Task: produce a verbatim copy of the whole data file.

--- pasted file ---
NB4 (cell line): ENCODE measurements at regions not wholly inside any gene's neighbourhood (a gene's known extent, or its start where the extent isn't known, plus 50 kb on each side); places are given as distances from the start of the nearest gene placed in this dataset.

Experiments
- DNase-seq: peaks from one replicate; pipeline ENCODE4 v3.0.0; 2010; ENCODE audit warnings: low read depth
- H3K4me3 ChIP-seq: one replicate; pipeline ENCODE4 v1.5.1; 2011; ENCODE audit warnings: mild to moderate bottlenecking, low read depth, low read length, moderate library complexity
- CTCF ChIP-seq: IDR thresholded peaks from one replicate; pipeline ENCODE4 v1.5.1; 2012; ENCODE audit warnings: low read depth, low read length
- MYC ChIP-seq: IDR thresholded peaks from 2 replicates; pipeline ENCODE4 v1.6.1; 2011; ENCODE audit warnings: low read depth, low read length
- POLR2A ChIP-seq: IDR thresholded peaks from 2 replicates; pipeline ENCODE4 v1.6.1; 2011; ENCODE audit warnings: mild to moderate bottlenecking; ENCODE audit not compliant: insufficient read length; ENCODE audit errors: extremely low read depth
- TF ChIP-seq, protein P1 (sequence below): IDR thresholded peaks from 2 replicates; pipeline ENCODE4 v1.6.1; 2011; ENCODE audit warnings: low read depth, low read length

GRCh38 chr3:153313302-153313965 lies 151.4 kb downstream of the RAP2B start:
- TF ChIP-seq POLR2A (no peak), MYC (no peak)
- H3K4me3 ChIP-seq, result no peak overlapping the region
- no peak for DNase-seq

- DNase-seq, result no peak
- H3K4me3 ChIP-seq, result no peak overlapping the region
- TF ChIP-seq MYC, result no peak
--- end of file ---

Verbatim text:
NB4 (cell line): ENCODE measurements at regions not wholly inside any gene's neighbourhood (a gene's known extent, or its start where the extent isn't known, plus 50 kb on each side); places are given as distances from the start of the nearest gene placed in this dataset.

Experiments
- DNase-seq: peaks from one replicate; pipeline ENCODE4 v3.0.0; 2010; ENCODE audit warnings: low read depth
- H3K4me3 ChIP-seq: one replicate; pipeline ENCODE4 v1.5.1; 2011; ENCODE audit warnings: mild to moderate bottlenecking, low read depth, low read length, moderate library complexity
- CTCF ChIP-seq: IDR thresholded peaks from one replicate; pipeline ENCODE4 v1.5.1; 2012; ENCODE audit warnings: low read depth, low read length
- MYC ChIP-seq: IDR thresholded peaks from 2 replicates; pipeline ENCODE4 v1.6.1; 2011; ENCODE audit warnings: low read depth, low read length
- POLR2A ChIP-seq: IDR thresholded peaks from 2 replicates; pipeline ENCODE4 v1.6.1; 2011; ENCODE audit warnings: mild to moderate bottlenecking; ENCODE audit not compliant: insufficient read length; ENCODE audit errors: extremely low read depth
- TF ChIP-seq, protein P1 (sequence below): IDR thresholded peaks from 2 replicates; pipeline ENCODE4 v1.6.1; 2011; ENCODE audit warnings: low read depth, low read length

GRCh38 chr3:153313302-153313965 lies 151.4 kb downstream of the RAP2B start:
- TF ChIP-seq POLR2A (no peak), MYC (no peak)
- H3K4me3 ChIP-seq, result no peak overlapping the region
- no peak for DNase-seq

- DNase-seq, result no peak
- H3K4me3 ChIP-seq, result no peak overlapping the region
- TF ChIP-seq MYC, result no peak